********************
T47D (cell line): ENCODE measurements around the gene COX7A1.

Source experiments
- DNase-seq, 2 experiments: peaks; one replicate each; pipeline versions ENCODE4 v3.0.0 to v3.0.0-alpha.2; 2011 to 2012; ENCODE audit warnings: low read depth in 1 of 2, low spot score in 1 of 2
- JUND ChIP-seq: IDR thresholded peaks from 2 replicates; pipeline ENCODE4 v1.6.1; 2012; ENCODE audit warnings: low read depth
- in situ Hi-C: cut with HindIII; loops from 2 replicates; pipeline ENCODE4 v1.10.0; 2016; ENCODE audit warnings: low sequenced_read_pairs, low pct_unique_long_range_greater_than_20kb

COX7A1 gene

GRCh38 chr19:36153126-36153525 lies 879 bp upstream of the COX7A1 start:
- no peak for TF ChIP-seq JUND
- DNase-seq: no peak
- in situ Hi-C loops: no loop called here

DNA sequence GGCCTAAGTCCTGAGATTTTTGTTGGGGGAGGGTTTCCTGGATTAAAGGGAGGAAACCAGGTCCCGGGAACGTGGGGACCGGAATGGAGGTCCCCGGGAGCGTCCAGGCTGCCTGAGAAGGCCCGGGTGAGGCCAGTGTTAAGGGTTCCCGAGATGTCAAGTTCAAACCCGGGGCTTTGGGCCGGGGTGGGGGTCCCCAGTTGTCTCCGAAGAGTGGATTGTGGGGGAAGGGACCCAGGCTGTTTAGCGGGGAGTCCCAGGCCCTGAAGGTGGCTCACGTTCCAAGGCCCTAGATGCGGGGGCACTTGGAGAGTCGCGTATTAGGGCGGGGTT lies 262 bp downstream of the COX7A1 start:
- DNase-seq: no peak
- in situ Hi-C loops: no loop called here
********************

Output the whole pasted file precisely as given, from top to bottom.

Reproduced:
T47D (cell line): ENCODE measurements around the gene COX7A1.

Source experiments
- DNase-seq, 2 experiments: peaks; one replicate each; pipeline versions ENCODE4 v3.0.0 to v3.0.0-alpha.2; 2011 to 2012; ENCODE audit warnings: low read depth in 1 of 2, low spot score in 1 of 2
- JUND ChIP-seq: IDR thresholded peaks from 2 replicates; pipeline ENCODE4 v1.6.1; 2012; ENCODE audit warnings: low read depth
- in situ Hi-C: cut with HindIII; loops from 2 replicates; pipeline ENCODE4 v1.10.0; 2016; ENCODE audit warnings: low sequenced_read_pairs, low pct_unique_long_range_greater_than_20kb

COX7A1 gene

GRCh38 chr19:36153126-36153525 lies 879 bp upstream of the COX7A1 start:
- no peak for TF ChIP-seq JUND
- DNase-seq: no peak
- in situ Hi-C loops: no loop called here

DNA sequence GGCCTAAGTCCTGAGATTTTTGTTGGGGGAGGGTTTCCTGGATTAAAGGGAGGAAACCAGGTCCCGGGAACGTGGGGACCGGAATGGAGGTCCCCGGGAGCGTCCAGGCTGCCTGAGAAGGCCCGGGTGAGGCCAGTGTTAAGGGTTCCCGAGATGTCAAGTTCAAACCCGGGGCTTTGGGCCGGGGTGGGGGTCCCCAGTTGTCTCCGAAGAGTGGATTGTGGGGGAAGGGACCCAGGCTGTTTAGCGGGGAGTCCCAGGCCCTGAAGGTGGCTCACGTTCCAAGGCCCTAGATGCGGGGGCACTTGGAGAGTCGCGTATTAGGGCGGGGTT lies 262 bp downstream of the COX7A1 start:
- DNase-seq: no peak
- in situ Hi-C loops: no loop called here